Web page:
History of Petroleum Exploration in Niger Delta
Petroleum exploration began as early as 1908, when the German company Bitumen Corporation, began prospecting for tar sand deposits in the South and Western regions of Nigeria. The venture quickly ended after the initial phase citing that there was not enough commercial quantity to continue the project. Skip ahead to 1938, and the area saw its second attempt to procure the oil industry in the region when Shell D’Arcy began it’s oil project. Halted due to World War 2, Shell D’Arcy resumed their project in 1951, and held a monopoly on the area’s exploration for five years.
It wasn’t until the early 1960’s that the oil industry began to play a vital role in the Nigerian economy. Over the years, many oil companies have come and gone in the region and in recent times, as many as 18 multinational companies are reported to be operating in or around the Niger Delta.
Environmental Impact of Oil Drilling
Similar to the slow progress of prospecting the regulations of oil drilling didn’t take hold until 1988 when the Federal Environmental Protection Agency (FEPA), drastically changed the legal status quo of environmental protection in the Niger Delta region. While the regulations have helped the region protect its land to a degree, the high risk of environmental impact still looms.
Many environmental problems can occur at a prospect site, including oil spills, gas flaring venting and the discharge of petroleum. In addition to the raw crude oil, there are manufacturing risks to the environment including chemical wastes, water contamination, and the destruction of farmland and marine life.
In 2008 and 2009, two major oil spills were reported from Shell’s pipeline in the region. The economical and health impact continues to be a struggle and only recently has the company settled to an out of court agreement regarding the prosecution and liability of Shell’s negligence in the pipeline maintenance and response to the spill.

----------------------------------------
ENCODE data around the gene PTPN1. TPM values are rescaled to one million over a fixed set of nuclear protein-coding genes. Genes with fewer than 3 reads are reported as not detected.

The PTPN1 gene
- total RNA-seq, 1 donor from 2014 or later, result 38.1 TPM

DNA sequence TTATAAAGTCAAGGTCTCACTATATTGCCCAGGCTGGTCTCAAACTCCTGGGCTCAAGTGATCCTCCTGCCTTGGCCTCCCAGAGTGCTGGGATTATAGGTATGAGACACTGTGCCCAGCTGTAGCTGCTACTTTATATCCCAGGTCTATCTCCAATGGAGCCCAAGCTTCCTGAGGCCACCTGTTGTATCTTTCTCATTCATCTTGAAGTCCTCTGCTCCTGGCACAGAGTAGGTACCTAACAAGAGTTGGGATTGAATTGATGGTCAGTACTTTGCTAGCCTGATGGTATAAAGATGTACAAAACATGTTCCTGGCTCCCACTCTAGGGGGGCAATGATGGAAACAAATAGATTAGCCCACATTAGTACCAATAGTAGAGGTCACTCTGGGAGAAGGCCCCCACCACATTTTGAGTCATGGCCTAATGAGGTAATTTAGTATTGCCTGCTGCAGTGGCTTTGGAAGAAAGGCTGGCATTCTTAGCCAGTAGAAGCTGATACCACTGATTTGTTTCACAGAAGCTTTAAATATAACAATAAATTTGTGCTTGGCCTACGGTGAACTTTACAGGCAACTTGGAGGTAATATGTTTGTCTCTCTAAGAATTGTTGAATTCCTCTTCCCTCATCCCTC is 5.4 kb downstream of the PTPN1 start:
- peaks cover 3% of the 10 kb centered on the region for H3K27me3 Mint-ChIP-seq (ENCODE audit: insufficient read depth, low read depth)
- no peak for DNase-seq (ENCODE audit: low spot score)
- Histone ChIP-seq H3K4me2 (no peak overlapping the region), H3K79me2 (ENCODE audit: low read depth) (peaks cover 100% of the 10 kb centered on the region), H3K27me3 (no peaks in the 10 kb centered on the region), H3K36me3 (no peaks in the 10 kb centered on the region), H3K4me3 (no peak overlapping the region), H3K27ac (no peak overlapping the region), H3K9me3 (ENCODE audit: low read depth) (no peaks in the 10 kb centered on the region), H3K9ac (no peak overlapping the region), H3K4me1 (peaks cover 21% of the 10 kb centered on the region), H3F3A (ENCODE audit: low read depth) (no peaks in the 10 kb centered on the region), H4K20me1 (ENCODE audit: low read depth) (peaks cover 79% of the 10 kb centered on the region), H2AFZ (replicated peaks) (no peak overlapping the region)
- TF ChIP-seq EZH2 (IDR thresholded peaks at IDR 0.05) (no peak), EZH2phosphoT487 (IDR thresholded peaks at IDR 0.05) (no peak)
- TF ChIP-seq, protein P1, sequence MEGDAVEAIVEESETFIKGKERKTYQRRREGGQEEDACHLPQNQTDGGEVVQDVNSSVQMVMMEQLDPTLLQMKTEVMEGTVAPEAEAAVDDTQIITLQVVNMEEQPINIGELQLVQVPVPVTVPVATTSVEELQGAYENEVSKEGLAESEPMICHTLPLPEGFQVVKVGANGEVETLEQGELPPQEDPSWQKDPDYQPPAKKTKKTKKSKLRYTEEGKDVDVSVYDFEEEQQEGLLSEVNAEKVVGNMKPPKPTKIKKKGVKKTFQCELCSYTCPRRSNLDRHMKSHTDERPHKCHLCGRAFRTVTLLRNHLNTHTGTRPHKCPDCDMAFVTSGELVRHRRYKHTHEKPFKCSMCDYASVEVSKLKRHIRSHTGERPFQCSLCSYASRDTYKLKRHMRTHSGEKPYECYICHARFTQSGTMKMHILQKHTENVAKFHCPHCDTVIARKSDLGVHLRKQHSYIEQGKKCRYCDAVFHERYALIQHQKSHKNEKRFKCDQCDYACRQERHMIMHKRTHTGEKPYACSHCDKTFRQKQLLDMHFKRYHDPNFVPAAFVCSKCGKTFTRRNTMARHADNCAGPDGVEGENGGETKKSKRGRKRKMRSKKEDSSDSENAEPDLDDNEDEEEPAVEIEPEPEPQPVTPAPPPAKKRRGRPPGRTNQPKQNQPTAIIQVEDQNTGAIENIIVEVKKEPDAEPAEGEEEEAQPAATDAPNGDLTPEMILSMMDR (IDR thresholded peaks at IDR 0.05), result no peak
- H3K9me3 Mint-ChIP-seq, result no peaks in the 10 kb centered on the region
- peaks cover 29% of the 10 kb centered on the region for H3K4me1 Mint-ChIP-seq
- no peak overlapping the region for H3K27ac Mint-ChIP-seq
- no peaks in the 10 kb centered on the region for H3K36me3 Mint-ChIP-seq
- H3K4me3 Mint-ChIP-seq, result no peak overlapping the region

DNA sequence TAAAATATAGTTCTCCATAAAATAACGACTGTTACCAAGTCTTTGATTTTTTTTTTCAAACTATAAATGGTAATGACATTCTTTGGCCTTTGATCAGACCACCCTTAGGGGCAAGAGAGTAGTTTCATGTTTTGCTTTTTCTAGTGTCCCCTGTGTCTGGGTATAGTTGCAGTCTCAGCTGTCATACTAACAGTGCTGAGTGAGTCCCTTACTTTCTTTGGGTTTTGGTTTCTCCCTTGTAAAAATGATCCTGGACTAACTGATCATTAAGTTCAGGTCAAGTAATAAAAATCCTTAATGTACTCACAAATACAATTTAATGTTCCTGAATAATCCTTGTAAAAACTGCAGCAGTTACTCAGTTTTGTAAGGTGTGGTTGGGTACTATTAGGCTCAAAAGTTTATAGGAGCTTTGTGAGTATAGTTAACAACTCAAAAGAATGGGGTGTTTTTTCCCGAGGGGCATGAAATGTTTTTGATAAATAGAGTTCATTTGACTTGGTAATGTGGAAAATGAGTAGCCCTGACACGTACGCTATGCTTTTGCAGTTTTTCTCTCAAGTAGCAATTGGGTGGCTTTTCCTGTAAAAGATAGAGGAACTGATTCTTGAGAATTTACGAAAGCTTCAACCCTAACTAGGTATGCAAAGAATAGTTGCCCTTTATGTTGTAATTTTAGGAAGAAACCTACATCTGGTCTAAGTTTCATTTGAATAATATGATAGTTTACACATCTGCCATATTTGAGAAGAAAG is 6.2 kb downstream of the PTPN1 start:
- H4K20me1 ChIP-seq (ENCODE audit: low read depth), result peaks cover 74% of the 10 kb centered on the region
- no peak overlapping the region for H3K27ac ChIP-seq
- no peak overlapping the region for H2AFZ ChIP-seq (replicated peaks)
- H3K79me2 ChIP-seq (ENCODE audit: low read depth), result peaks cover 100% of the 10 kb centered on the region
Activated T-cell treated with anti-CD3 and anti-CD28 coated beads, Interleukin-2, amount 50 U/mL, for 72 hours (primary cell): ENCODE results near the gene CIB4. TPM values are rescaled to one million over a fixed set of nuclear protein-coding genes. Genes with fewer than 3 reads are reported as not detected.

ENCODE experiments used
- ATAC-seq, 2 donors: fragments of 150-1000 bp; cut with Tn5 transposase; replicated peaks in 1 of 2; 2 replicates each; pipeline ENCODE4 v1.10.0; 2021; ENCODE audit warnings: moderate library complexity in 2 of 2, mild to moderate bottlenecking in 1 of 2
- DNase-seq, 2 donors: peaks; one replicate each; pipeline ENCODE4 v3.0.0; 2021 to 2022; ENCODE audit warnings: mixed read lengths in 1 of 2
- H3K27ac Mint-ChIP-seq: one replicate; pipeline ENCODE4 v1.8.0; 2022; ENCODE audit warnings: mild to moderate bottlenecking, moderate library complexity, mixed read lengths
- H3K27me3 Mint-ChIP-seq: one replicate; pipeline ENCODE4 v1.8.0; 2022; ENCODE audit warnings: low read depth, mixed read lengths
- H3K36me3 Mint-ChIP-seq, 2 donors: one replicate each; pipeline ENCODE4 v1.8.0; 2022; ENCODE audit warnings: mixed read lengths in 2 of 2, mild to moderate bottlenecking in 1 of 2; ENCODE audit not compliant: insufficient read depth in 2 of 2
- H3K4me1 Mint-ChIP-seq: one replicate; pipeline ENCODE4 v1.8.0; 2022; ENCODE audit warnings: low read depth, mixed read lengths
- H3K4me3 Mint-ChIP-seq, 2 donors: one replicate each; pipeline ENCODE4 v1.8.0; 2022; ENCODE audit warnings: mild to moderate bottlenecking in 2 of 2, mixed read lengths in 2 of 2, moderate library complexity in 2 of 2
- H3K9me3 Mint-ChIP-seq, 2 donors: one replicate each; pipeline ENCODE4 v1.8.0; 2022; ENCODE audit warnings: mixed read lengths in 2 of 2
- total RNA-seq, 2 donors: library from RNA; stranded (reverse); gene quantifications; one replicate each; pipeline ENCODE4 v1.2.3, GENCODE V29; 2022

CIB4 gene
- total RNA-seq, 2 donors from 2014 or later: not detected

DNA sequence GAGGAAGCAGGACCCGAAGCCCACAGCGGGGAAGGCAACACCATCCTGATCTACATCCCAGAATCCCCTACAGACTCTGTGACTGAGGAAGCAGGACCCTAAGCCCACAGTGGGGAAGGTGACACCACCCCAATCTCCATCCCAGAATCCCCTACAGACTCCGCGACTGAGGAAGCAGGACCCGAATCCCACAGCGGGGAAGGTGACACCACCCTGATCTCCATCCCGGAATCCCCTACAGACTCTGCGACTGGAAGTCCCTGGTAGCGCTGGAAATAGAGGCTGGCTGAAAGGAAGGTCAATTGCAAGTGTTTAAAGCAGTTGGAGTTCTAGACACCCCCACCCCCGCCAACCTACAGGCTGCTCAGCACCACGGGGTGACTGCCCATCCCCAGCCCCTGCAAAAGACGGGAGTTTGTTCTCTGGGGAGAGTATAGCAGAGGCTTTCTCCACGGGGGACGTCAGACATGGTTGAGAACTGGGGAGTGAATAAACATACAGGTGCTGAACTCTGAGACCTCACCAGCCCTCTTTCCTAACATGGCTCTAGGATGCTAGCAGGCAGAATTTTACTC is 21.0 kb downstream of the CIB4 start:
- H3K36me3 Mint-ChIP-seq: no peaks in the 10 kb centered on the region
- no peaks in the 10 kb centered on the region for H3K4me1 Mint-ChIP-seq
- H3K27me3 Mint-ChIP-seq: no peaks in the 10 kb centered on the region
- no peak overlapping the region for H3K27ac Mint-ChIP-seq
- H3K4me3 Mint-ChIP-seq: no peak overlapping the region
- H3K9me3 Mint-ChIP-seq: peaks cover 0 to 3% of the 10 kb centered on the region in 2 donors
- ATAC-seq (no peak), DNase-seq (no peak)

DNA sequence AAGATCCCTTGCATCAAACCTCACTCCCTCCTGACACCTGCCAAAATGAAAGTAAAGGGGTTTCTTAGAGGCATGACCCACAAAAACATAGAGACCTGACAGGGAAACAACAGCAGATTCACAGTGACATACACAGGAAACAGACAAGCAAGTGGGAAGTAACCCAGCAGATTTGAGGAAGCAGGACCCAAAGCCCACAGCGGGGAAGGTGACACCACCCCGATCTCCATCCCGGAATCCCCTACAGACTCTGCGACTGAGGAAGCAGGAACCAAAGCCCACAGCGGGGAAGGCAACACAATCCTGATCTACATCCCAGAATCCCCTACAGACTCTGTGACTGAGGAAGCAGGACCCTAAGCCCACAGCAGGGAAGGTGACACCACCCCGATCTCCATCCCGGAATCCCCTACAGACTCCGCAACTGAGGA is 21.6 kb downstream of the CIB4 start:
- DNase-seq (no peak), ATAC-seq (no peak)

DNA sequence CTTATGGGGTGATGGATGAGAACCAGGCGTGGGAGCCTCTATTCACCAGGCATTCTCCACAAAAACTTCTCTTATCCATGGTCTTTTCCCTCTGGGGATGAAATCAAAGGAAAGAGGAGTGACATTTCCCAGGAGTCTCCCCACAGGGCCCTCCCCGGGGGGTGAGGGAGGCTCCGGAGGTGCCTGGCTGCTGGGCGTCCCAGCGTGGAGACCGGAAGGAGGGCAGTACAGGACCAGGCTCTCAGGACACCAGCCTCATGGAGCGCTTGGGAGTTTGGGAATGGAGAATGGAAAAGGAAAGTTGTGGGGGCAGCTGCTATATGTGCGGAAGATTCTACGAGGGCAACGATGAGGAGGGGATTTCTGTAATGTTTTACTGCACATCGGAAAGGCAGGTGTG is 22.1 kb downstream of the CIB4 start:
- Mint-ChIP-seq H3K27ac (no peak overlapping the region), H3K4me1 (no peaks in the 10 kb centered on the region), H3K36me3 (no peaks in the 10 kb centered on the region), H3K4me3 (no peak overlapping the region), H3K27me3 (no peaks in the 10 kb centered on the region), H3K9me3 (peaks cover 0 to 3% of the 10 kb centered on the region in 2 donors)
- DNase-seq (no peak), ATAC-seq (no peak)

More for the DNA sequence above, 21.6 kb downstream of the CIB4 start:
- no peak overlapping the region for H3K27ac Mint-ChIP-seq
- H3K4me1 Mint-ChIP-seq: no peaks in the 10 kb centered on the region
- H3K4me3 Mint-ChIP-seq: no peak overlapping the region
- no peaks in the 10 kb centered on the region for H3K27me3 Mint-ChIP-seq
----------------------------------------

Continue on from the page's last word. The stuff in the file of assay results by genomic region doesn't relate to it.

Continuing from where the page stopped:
Regional Impacts of Oil Industry
With the increase of demand for oil from the Niger Delta, and with China increasing its volume of export and economic relationships within the region, more demand is has resulted in an increase of illegal activities and piracy in the area. Despite the economic benefit of the industry, many people are suffering from adverse effects of the oil export sector and live at risk for both environmental hazards and personal safety from pirates.
Human Health Risks of Oil Drilling
The Nigerian people also face a direct risk of oil drilling in the area, including the potential contamination of clean drinking water, accidental exposure to crude oil, and long term effects of chemical toxins. While there is no direct reports on the impact of those being affected by the oil industry in the Niger Delta, many reports have surfaced about the risks of exposure based on the Prestige oil spill, citing common health risks such as mutagenicity, carcinogenicity and the bio-accumulation in organic tissues. Long term exposure has also reported respiratory effects and chromosomal damage, as well as skin damage, skin tumors and bronchial symptoms.